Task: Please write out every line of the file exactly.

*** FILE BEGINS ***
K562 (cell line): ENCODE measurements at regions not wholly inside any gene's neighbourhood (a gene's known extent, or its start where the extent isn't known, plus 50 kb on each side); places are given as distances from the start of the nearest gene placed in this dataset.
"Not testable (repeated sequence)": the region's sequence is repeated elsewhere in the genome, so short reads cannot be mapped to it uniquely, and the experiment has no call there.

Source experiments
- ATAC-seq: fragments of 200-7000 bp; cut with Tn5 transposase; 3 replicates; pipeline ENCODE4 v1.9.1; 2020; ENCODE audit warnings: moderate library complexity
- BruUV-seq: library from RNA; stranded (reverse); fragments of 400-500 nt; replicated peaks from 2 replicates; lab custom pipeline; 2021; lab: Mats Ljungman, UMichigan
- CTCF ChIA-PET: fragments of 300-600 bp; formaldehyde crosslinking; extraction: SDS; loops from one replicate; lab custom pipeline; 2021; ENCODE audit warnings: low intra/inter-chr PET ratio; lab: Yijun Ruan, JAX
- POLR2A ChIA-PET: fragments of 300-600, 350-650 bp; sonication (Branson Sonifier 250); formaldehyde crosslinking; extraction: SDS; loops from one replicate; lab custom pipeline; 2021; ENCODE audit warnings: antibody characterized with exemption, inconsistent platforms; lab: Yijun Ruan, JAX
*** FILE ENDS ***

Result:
K562 (cell line): ENCODE measurements at regions not wholly inside any gene's neighbourhood (a gene's known extent, or its start where the extent isn't known, plus 50 kb on each side); places are given as distances from the start of the nearest gene placed in this dataset.
"Not testable (repeated sequence)": the region's sequence is repeated elsewhere in the genome, so short reads cannot be mapped to it uniquely, and the experiment has no call there.

Source experiments
- ATAC-seq: fragments of 200-7000 bp; cut with Tn5 transposase; 3 replicates; pipeline ENCODE4 v1.9.1; 2020; ENCODE audit warnings: moderate library complexity
- BruUV-seq: library from RNA; stranded (reverse); fragments of 400-500 nt; replicated peaks from 2 replicates; lab custom pipeline; 2021; lab: Mats Ljungman, UMichigan
- CTCF ChIA-PET: fragments of 300-600 bp; formaldehyde crosslinking; extraction: SDS; loops from one replicate; lab custom pipeline; 2021; ENCODE audit warnings: low intra/inter-chr PET ratio; lab: Yijun Ruan, JAX
- POLR2A ChIA-PET: fragments of 300-600, 350-650 bp; sonication (Branson Sonifier 250); formaldehyde crosslinking; extraction: SDS; loops from one replicate; lab custom pipeline; 2021; ENCODE audit warnings: antibody characterized with exemption, inconsistent platforms; lab: Yijun Ruan, JAX